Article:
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The ancient story that helps me appreciate my kids, even on hard days



Theresa Civantos Barber - published on 01/07/21

A mom in ancient Rome has a message for all mothers that reaches across the centuries.

Scripture and Church teaching tell us that our children are among life’s greatest blessings, but this message can seem positively counter-cultural in today’s world.

From other sources, we hear that children are a nuisance, a bother, a waste of time and often a torment. It’s no wonder that birth rates are dropping in many places, even before the pandemic escalated the decline.

The Catechism, meanwhile, tells us, “Children are the supreme gift of marriage and contribute greatly to the good of the parents themselves” (1652). But even those of us who believe this may find ourselves forgetting it from time to time.

Certainly this time in world history brings parents unusual challenges. Pandemic restrictions mean that we and our children are home together all the time, without school or work or babysitters or visits with family and friends to bring breaks from each other’s company.

Parents who work outside the home have the additional struggle of trying to fit in work around their children’s virtual learning or homeschooling. In the long to-do lists and scarcity of alone time, it’s easy to feel overwhelmed. We may even start to see our children as an encumbrance, instead of as the greatest blessing God has given us.

Recently I was tempted by some of these negative thoughts myself. Caring for my three small children, on top of the exhaustion and nausea of early pregnancy, had worn me to a frazzle. Even though my husband was doing everything possible to help me, I was starting to worry that I didn’t have what it would take to be a good mother to four little ones.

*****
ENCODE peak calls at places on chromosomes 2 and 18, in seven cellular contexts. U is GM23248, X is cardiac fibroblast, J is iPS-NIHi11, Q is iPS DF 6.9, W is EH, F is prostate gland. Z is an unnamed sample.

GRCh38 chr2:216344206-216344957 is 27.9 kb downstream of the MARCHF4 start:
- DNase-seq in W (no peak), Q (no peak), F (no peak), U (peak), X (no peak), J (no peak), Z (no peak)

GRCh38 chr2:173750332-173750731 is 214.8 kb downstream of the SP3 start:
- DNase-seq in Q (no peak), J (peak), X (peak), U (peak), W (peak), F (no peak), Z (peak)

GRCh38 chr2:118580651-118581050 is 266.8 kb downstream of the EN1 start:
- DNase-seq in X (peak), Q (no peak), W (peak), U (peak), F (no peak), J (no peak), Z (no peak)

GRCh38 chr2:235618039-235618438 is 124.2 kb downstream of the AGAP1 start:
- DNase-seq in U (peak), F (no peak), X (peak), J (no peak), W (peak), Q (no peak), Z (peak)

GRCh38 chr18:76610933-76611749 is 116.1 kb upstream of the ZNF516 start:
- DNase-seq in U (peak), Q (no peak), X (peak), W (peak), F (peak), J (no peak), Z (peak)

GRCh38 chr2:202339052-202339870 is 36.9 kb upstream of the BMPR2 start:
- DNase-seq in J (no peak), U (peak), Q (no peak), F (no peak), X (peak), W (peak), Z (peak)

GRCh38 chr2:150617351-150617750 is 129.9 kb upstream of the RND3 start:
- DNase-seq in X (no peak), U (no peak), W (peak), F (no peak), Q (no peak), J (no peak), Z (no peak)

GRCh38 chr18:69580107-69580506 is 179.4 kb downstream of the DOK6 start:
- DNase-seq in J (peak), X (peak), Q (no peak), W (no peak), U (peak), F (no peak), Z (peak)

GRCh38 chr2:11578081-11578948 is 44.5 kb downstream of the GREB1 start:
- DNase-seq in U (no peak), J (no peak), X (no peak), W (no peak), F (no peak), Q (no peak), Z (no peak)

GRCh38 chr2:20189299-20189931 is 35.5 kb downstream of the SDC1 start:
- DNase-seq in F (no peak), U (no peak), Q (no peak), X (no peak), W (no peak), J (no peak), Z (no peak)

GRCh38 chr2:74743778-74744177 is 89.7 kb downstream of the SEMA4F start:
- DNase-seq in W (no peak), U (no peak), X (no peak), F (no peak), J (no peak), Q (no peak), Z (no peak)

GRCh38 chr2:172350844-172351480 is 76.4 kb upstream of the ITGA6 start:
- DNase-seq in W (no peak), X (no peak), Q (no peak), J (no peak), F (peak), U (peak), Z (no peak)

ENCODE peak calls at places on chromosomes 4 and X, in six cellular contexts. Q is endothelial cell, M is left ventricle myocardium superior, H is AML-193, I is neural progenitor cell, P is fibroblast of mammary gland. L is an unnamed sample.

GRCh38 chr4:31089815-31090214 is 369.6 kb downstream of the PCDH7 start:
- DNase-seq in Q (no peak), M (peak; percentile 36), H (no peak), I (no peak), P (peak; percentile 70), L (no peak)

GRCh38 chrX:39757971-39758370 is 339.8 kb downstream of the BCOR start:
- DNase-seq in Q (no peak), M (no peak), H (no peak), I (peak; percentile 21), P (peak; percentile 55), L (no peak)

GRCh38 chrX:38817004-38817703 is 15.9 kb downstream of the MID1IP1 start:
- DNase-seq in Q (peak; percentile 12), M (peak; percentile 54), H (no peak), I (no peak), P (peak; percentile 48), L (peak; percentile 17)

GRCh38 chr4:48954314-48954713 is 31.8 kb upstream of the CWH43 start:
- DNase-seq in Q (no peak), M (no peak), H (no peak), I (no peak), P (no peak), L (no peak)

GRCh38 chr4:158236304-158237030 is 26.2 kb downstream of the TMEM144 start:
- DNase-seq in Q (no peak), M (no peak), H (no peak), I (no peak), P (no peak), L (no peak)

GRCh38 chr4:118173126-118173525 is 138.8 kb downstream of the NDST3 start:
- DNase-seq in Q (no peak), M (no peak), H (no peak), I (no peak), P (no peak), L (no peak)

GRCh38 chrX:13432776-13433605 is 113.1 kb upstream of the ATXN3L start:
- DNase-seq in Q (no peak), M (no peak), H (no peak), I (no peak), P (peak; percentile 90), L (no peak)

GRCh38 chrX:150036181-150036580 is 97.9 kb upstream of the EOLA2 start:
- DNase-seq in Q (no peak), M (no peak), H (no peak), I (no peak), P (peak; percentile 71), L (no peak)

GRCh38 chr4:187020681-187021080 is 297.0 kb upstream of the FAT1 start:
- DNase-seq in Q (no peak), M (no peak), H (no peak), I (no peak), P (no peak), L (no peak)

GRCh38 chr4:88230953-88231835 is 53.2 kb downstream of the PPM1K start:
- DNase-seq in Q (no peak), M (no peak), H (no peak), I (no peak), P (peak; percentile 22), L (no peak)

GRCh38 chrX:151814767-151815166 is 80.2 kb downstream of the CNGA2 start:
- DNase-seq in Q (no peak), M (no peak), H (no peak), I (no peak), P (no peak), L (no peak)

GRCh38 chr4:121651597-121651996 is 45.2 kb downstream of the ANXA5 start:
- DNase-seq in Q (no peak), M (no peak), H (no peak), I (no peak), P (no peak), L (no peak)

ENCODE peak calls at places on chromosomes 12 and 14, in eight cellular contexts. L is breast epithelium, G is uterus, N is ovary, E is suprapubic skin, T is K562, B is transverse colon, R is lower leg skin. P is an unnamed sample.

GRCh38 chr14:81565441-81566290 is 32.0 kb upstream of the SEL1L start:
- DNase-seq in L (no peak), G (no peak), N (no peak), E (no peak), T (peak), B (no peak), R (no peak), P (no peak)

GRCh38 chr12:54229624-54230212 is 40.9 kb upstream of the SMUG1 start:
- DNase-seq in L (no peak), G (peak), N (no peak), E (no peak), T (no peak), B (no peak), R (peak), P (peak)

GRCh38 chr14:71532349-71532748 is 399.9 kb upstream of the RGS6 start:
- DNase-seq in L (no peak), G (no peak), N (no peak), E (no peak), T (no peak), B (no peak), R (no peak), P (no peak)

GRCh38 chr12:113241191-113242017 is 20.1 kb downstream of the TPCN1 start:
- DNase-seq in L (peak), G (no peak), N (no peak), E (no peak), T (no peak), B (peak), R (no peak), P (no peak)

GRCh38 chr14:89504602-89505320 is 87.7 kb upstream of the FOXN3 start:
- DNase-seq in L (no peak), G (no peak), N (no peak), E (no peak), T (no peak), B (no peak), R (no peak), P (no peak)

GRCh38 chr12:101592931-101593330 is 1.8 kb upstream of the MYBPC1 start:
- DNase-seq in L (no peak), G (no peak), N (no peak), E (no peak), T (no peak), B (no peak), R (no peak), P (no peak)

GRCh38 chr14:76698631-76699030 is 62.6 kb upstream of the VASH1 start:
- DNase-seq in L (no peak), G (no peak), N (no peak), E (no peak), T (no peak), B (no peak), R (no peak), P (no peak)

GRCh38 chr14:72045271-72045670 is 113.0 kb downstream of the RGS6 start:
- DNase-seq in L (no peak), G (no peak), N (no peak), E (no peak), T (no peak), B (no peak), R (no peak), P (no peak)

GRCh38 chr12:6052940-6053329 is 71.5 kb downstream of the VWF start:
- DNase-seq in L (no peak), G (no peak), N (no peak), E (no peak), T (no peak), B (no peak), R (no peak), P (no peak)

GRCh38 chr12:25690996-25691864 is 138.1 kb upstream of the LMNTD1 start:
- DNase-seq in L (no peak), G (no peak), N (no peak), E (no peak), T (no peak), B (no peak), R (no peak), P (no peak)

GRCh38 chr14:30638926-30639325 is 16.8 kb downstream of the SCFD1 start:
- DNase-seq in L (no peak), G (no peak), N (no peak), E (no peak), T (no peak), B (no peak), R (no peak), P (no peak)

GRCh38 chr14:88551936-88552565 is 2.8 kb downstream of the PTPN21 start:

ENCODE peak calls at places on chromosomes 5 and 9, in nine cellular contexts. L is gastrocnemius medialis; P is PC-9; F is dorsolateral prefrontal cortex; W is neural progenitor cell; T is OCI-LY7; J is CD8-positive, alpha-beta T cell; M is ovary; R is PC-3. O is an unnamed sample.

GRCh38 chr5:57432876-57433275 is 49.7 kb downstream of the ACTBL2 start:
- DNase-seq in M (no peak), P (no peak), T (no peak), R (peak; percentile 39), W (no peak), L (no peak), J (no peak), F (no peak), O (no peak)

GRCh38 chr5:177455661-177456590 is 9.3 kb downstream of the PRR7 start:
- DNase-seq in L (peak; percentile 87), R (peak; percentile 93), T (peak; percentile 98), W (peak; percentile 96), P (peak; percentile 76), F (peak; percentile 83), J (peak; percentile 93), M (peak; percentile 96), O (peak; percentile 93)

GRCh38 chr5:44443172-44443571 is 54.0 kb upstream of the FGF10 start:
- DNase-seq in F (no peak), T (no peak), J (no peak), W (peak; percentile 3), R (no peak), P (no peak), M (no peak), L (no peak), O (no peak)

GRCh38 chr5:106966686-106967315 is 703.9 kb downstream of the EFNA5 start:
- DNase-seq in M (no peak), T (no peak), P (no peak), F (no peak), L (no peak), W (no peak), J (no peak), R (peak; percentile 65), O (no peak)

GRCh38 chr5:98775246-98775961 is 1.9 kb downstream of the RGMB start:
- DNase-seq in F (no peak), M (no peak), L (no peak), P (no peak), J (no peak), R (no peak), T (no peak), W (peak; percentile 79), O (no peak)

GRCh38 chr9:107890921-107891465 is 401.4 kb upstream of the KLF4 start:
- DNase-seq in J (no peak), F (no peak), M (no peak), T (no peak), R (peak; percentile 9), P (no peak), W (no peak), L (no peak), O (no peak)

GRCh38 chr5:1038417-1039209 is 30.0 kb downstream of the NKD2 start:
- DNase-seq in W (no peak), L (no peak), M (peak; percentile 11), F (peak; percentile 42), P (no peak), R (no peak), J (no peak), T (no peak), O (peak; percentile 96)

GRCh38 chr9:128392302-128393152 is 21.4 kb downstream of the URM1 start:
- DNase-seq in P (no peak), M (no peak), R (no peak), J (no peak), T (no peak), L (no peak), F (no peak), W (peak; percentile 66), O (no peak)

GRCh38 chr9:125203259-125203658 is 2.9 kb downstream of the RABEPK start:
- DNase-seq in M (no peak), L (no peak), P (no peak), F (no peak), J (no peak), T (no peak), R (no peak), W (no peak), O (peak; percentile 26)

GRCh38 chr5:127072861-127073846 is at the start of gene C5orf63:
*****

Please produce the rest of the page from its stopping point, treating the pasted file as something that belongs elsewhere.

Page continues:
Sometimes God speaks to us through the books we read, even if they aren’t specifically spiritual works. That’s what happened to me when I stumbled across a moving, ancient story that was assigned reading for my son’s homeschool curriculum.

The story is called “Cornelia’s Jewels.” It tells of a mother in ancient Rome who was tragically widowed when her two sons were very young. With limited resources, she chose to focus her efforts on her sons’ education:

The father’s death was a terrible blow to Cornelia. But she was brave, as well as beautiful and cultured. In those days, the noble ladies of Rome wore beautiful dresses and expensive jewels. Cornelia was not as rich as many of the ladies she knew, but she was a sensible woman. She willingly went without jewels and expensive clothes. She would rather spend her money to educate her sons. She made up her mind that her sons should have the best education that Rome could give. She wanted them to become good, useful men.

This loving mother in ancient Rome has a message for all mothers that echoes across the centuries. One day, Cornelia was hosting a noble and wealthy friend. The woman asked her,

“Is it true, Cornelia, that you have no jewels? Is it true, as I have heard, that you are too poor to own them?” Just then, [Cornelia’s sons] came in from school. “No, I am not poor,” answered the fond mother as she drew her two boys to her side. “Here are my jewels! They are worth more than all the expensive gems you have shown me.”

I must admit that her words brought tears to my eyes. At a moment when I needed encouragement in my vocation, this sweet story spoke directly to my heart.

This is a message I need to keep before me always, as a mother: No worldly treasure is equal to the incomparable gift of my children. Even on the hard days, when they’ve left trails of toys across the house, or can’t seem to stop squabbling, the work of caring for them will be worth it always.

I tried to communicate to my children how much I agreed with Cornelia’s wise words, but they are so young that I wasn’t sure they understood. But the next day, my four-year-old said to me, “I’m your jewel, right, Mommy?” Then I knew that she had understood, at least in part, how precious and valuable she is to me.

I hope that she, and all of my children, will always remember. And if any of us start to forget, we have the timeless story of Cornelia’s jewels to remind us.


Read more:
5 Practical ways to imitate Our Lady’s spiritual motherhood


Read more:
This monastic approach can transform your motherhood


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